Psychiatric Problems Lead to Drug Use

Psychiatric Problems Lead to Drug Use

By Lakeview Health
Lakeview Health
Published: August 15, 2013

A recent study of British young men leads researchers to believe that gang members are more likely to have psychiatric problems and the majority of them had drug or alcohol problems. The study included 4,664 male gang members between 18 and 34 years old. They were from areas that had a lot of gangs, ethnic minorities and lower social classes.

Violence as a Precursor

The subjects answered questions about their violent tendencies. More than 70 percent said that in the past five years, they hadn’t performed any acts of violence. About 27 percent said they had assaulted someone or took part in a fight, and 2 percent admitted that they currently held a spot in a gang. A lot of the violent gang members had a mental illness and were getting psychiatric help. About 25 percent had psychosis, 60 percent had an anxiety disorder and 86 percent had an antisocial personality disorder. Violent thoughts, being a victim of violence and having the fear that it would happen again seemed to causes the psychosis and anxiety. The researchers concluded that the men probably had Post-traumatic stress disorder (PTSD), which usually results from exposure to violence.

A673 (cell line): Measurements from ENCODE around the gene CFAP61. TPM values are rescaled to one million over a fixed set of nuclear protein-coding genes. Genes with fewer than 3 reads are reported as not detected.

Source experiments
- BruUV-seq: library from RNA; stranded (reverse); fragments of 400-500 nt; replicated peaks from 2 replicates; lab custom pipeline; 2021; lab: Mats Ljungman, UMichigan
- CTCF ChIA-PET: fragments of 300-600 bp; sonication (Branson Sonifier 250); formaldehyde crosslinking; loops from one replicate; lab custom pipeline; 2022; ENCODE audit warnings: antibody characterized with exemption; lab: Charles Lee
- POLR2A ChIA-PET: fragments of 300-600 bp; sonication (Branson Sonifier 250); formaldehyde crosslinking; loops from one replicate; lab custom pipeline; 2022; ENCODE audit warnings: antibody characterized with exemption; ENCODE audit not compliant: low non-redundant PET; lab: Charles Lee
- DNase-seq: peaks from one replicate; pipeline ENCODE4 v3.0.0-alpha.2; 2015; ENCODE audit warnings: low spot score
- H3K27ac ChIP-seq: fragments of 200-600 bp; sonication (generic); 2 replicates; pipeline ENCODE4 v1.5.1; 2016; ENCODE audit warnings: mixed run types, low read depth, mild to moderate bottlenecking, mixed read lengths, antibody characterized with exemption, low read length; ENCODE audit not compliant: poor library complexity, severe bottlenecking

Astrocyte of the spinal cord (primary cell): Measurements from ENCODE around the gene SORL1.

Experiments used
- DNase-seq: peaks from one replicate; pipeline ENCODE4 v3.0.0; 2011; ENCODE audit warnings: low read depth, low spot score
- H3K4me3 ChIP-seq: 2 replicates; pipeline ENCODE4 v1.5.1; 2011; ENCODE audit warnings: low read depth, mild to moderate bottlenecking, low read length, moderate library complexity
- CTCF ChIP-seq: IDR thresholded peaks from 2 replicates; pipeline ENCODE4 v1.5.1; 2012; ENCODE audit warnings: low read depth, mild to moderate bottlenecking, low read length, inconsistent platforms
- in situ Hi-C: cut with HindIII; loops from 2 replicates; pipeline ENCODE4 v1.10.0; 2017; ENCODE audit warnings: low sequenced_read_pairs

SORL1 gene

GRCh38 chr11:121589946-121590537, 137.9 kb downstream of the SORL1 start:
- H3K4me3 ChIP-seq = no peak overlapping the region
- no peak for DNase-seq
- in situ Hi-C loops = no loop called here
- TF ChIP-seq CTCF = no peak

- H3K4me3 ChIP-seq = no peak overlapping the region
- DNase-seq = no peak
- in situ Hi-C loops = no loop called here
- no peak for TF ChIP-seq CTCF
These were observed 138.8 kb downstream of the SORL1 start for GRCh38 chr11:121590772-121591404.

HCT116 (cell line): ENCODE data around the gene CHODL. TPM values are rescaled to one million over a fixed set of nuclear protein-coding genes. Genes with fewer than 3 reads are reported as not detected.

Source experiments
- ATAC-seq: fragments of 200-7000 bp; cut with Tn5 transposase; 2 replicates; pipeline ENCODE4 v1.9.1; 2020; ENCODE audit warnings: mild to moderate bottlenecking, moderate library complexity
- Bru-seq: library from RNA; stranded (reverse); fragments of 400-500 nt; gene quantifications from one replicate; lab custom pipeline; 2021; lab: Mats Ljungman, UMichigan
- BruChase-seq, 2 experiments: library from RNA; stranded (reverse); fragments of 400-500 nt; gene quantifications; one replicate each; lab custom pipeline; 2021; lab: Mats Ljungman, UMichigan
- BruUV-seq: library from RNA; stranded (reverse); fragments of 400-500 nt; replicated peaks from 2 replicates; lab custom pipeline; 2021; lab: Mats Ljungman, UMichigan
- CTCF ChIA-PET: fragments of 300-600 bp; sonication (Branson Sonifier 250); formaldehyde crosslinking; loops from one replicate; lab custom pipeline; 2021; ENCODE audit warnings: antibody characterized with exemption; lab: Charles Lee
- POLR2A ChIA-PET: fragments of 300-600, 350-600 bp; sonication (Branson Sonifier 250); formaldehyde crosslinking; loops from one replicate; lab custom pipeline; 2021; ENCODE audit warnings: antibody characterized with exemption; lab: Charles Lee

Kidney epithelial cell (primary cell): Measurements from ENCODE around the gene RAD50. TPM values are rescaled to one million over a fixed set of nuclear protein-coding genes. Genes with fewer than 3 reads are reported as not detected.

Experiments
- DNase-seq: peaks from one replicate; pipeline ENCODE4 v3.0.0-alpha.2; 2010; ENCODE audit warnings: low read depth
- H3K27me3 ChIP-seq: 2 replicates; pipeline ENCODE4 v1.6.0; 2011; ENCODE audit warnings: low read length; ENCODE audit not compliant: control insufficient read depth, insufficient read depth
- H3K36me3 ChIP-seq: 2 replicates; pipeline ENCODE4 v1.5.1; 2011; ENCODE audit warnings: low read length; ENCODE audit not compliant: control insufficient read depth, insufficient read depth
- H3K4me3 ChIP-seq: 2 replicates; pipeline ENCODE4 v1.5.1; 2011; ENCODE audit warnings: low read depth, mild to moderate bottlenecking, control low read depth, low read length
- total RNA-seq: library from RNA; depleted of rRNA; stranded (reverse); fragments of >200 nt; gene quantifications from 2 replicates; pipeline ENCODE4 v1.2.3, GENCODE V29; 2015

Drugs and Alcohol

Of the subjects, 3,106 were dependent on alcohol and 2,658 were dependent on drugs. Though there isn’t a proven correlation between psychiatric problems and drug and alcohol use, it’s believable. When you’re not in the right state of mind, “bad” behavior may not seem so bad at the time. Also, you may drink or do drugs to cope with the symptoms of your illness. If you have a psychiatric problem such as anxiety or depression, don’t let yourself get caught up in a drug or alcohol addiction. But if you are, Lakeview Health Systems can help. Call 1-866.704.7692 to find out about drug and alcohol rehab programs.